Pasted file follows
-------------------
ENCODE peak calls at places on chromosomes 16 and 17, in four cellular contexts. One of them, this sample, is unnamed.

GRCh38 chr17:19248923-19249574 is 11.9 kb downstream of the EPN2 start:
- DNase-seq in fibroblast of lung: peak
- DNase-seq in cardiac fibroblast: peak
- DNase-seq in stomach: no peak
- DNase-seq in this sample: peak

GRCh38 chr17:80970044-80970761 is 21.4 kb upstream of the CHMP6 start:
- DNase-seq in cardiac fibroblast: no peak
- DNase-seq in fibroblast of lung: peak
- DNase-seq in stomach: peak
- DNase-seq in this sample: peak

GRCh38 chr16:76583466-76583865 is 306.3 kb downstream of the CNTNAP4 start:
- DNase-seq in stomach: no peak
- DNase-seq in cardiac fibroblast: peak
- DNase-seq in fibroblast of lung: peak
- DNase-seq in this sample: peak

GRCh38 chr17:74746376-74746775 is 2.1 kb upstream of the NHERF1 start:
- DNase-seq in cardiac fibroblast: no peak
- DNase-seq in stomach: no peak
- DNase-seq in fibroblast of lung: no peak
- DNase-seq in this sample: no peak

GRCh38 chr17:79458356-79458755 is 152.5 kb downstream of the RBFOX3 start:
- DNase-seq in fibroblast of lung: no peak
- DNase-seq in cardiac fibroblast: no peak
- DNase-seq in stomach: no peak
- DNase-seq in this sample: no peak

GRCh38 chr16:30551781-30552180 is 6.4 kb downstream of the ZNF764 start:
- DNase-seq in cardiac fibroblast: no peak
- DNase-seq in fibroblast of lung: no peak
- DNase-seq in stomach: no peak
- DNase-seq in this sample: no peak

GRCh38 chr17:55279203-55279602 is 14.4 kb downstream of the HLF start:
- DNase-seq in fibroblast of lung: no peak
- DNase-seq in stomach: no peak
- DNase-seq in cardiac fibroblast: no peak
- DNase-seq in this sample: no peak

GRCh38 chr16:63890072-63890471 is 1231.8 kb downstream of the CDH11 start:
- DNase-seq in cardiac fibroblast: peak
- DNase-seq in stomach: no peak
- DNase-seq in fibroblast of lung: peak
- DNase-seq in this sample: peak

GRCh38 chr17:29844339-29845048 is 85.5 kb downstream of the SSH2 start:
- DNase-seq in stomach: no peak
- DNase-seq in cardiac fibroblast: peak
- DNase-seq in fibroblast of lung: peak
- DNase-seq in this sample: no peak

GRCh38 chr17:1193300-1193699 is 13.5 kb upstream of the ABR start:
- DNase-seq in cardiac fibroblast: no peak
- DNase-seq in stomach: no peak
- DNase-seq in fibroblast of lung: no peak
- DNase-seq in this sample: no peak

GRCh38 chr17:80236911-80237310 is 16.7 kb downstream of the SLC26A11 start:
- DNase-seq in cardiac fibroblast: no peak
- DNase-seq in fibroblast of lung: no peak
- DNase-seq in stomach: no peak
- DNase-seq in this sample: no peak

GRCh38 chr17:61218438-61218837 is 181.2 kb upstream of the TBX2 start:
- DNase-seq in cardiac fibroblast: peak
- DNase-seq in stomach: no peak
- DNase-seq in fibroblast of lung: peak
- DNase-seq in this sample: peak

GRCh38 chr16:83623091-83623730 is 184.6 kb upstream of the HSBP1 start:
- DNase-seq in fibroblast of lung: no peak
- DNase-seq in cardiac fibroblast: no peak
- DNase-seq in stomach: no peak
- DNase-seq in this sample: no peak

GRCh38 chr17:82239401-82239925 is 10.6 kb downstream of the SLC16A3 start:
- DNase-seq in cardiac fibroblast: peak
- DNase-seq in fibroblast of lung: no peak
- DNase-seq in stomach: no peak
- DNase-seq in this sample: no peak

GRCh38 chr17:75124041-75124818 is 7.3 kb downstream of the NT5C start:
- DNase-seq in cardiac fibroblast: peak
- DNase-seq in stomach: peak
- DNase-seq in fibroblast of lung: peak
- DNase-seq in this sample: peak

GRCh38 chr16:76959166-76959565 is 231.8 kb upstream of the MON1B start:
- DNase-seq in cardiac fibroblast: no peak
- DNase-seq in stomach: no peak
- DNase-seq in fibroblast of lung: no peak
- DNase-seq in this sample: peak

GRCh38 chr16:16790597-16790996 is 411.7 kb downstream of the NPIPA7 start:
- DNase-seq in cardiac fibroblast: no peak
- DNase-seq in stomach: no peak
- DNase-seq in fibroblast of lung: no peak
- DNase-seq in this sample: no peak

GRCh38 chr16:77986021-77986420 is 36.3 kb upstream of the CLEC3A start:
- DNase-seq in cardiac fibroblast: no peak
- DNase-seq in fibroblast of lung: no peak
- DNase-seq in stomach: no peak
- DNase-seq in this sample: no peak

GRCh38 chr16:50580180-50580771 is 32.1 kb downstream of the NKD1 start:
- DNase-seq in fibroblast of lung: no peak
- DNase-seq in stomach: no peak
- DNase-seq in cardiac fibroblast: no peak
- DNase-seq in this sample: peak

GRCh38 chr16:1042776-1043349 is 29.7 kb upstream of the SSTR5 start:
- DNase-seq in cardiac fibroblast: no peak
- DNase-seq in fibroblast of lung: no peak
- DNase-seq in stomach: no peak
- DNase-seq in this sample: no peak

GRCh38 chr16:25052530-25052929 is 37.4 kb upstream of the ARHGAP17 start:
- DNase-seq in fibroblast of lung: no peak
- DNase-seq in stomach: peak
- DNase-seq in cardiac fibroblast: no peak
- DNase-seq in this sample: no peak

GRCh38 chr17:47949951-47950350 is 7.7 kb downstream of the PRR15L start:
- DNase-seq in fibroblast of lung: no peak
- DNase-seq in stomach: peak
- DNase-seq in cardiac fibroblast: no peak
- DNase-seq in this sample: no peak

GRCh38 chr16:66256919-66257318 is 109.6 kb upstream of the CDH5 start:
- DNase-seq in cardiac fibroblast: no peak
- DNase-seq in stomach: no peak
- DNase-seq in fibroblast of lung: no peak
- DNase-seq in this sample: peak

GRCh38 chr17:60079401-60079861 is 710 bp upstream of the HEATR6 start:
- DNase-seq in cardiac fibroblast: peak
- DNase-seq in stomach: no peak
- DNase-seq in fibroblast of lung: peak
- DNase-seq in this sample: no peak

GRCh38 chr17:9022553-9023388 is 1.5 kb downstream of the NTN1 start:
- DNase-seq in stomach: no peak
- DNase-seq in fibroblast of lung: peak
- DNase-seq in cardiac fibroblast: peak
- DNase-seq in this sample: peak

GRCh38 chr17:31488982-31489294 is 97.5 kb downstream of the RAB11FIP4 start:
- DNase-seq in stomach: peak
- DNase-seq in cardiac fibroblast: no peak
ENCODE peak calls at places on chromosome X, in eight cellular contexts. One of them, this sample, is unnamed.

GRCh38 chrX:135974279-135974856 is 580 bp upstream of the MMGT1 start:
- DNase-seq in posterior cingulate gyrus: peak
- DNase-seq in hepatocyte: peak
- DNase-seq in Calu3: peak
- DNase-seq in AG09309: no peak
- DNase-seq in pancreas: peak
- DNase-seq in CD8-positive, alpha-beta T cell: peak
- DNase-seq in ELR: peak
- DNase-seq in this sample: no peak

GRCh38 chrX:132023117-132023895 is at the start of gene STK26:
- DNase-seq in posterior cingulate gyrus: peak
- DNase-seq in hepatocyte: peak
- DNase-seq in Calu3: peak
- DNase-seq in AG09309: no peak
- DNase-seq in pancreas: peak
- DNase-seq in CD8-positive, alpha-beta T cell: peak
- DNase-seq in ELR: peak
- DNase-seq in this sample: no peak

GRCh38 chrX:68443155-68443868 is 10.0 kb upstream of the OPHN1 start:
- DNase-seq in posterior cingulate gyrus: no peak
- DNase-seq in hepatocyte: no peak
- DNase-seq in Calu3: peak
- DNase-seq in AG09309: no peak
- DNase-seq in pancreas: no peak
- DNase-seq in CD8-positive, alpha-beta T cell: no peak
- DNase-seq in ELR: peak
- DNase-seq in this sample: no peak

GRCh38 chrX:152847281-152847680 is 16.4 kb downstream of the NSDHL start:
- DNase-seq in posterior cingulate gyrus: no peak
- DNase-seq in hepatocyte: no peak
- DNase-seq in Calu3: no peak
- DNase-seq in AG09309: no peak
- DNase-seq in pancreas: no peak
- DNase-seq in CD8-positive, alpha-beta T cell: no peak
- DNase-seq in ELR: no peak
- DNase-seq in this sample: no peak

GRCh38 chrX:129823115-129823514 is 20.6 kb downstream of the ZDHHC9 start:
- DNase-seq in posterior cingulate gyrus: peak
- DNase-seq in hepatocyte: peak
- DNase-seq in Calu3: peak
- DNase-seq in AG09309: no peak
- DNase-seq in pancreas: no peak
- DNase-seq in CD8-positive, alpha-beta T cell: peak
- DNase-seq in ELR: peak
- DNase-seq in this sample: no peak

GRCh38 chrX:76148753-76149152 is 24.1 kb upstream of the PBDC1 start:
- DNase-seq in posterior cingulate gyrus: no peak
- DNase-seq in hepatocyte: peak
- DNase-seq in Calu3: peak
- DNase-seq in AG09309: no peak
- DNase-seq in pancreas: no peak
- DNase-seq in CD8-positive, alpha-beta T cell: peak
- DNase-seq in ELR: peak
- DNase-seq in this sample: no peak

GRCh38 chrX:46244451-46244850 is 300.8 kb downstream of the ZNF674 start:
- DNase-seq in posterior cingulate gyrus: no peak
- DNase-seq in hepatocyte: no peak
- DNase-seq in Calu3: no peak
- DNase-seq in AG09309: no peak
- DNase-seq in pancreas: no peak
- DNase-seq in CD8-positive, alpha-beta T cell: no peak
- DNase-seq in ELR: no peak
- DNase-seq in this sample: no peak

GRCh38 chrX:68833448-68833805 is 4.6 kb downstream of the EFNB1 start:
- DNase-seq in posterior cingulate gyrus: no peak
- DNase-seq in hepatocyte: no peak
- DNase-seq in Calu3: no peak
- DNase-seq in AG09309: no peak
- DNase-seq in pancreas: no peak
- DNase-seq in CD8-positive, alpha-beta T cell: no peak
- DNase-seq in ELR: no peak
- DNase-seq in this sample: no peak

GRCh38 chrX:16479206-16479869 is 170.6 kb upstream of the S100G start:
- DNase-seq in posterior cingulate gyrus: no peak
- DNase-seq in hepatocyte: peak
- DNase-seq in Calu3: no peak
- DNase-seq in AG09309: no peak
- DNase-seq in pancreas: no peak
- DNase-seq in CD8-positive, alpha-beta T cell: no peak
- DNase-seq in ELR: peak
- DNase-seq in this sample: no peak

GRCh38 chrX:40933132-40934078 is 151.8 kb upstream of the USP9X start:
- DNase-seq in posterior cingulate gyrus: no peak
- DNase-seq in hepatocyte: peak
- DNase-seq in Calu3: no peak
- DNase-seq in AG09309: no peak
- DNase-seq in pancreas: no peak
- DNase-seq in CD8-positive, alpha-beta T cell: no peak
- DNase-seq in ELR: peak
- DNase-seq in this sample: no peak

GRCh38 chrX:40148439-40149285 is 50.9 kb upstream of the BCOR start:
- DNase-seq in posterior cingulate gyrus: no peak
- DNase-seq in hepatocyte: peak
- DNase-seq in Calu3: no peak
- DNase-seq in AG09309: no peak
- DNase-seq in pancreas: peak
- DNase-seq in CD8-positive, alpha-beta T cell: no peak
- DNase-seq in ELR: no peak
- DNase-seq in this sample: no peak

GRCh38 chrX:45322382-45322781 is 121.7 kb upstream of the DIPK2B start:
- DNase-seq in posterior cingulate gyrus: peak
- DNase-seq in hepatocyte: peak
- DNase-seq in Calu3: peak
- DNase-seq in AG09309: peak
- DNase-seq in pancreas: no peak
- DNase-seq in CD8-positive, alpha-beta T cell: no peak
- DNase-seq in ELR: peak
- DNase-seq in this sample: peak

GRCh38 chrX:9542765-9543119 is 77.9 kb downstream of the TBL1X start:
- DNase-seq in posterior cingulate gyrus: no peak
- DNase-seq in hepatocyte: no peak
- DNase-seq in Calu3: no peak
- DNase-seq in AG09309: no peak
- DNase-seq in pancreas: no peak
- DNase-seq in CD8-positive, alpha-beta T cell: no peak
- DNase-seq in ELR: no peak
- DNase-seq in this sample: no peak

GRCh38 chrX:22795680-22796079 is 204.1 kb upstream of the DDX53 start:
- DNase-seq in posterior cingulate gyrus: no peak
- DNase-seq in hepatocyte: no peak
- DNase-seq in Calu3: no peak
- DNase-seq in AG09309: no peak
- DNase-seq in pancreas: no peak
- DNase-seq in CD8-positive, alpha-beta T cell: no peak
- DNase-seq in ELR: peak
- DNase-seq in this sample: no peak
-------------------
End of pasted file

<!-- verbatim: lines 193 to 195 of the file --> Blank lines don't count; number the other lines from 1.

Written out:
- DNase-seq in this sample: no peak

GRCh38 chrX:68833448-68833805 is 4.6 kb downstream of the EFNB1 start:
- DNase-seq in posterior cingulate gyrus: no peak